Shopping - Buying Guides

How to: Buy antiques and collectibles as gifts

Top tips to score the perfect antique present for a unique person on your list.

Buying a gift for some people on your holiday list is a breeze—Timmy wants a boxcar for his wooden train set, Mom's desperate for the latest P.D. James thriller, cousin Mary wants clothing gift certificates. Others, however, can prove much tougher. 

Why not focus on a loved one's hobby, collection or general interest and buy an antique or collectible as a gift—a vintage scarf for a fashion student, an antique camera for the photography buff. Sound appealing? Here's how to pick the right gift and have fun along the way.

Know their taste and style
Before heading out, have an idea of what you're looking for. “Be really clear about what their interests are,” advises Laura Harding, co-partner in the Southworks Antiques mall in Cambridge, Ont., with her husband, Douglas.

  • For collectors: Know what they're missing and how particular they are about condition.
  • For stylistas:  Have an idea of their taste and décor—is their dining room dark woods and reds or light pine and sage?
  • For hobbyists: Be guided by pastimes. “If someone loves Daschunds, get them a figurine, something they can start collecting, something that enhances what they already love,” says Harding.
  • For the sentimentalist: Evoke the past. Harding bought a Thumbelina doll for her sister, who's not a collector, and she adores it. “It brought back all these memories for her.” 

Still unsure? Stick to items you would use yourself or something that can be used in a new way. “We had a woman here buying sterling silver sugar tongs as shower gifts,” says Harding. “Not many people use sugar tongs anymore, but she told them it was for plucking strawberry tops. The brides loved it.”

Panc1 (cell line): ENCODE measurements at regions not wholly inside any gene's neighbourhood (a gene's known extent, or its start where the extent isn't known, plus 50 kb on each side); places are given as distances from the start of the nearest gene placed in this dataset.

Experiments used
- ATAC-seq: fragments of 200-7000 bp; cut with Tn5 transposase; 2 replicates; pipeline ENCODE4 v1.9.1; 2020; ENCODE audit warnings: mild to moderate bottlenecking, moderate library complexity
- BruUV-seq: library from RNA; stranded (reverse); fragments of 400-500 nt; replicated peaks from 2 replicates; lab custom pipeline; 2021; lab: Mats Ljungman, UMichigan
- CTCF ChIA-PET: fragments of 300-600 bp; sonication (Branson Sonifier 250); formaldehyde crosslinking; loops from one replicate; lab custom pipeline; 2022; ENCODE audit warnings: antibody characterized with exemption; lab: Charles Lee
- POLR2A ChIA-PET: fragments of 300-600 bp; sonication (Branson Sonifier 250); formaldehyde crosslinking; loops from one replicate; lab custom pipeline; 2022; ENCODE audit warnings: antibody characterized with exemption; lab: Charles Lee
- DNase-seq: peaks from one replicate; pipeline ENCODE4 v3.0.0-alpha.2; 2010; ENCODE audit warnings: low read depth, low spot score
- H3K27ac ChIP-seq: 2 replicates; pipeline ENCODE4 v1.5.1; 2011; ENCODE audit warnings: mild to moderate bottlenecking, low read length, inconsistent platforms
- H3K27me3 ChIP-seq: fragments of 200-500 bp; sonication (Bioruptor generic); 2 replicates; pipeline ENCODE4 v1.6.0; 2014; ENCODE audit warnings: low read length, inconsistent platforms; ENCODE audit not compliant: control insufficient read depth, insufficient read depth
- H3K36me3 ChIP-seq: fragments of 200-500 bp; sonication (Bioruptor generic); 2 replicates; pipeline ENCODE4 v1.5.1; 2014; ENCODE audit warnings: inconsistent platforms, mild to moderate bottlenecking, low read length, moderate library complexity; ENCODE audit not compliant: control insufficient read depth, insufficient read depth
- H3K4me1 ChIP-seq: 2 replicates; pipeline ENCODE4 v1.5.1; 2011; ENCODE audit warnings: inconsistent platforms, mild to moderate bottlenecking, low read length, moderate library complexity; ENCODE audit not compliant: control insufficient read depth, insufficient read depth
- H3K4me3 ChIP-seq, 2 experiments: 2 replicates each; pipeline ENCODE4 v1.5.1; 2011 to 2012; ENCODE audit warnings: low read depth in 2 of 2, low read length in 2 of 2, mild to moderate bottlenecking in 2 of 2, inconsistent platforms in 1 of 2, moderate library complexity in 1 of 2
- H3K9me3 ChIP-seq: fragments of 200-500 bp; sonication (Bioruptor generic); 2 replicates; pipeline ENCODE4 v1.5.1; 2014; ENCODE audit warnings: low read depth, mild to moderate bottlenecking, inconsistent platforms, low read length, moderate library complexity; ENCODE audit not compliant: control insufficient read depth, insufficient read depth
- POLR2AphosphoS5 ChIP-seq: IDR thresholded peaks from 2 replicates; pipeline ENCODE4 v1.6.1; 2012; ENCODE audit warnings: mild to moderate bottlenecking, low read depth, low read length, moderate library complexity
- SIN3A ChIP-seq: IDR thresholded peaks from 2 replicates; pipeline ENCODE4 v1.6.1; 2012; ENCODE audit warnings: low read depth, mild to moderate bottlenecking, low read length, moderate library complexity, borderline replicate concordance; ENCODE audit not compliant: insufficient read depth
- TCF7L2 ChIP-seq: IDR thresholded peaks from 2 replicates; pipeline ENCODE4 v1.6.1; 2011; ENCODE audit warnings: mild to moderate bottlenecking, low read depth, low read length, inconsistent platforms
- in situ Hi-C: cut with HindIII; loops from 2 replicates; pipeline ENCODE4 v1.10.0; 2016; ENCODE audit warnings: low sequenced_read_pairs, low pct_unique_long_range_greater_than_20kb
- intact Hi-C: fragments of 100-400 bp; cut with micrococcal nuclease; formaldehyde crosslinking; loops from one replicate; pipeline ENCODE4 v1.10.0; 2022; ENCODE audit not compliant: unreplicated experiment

Do your research
No matter what you're shopping for, understanding quality and price is essential. But because of an antique's rarity, and therefore the near-impossibility of comparing two identical objects, research is key to knowing why pieces are priced as they are—and whether that price is fair.

Resource books are great for learning about identification markings and price ranges, though they may not be current to when an item is available. “Demand can change. Chintz had a huge value just a few years ago. Now decorators don't want it,” explains Harding.

Along with general price guides, such as Miller's and Kovels, look for books and websites specific to certain antiques and collectibles, like jukeboxes, coins or Royal Doulton Bunnykins. You may also want to speak with collectible club members, especially if your gift recipient is part of that club, as they may know exactly what you should buy, at what price and where to buy it.

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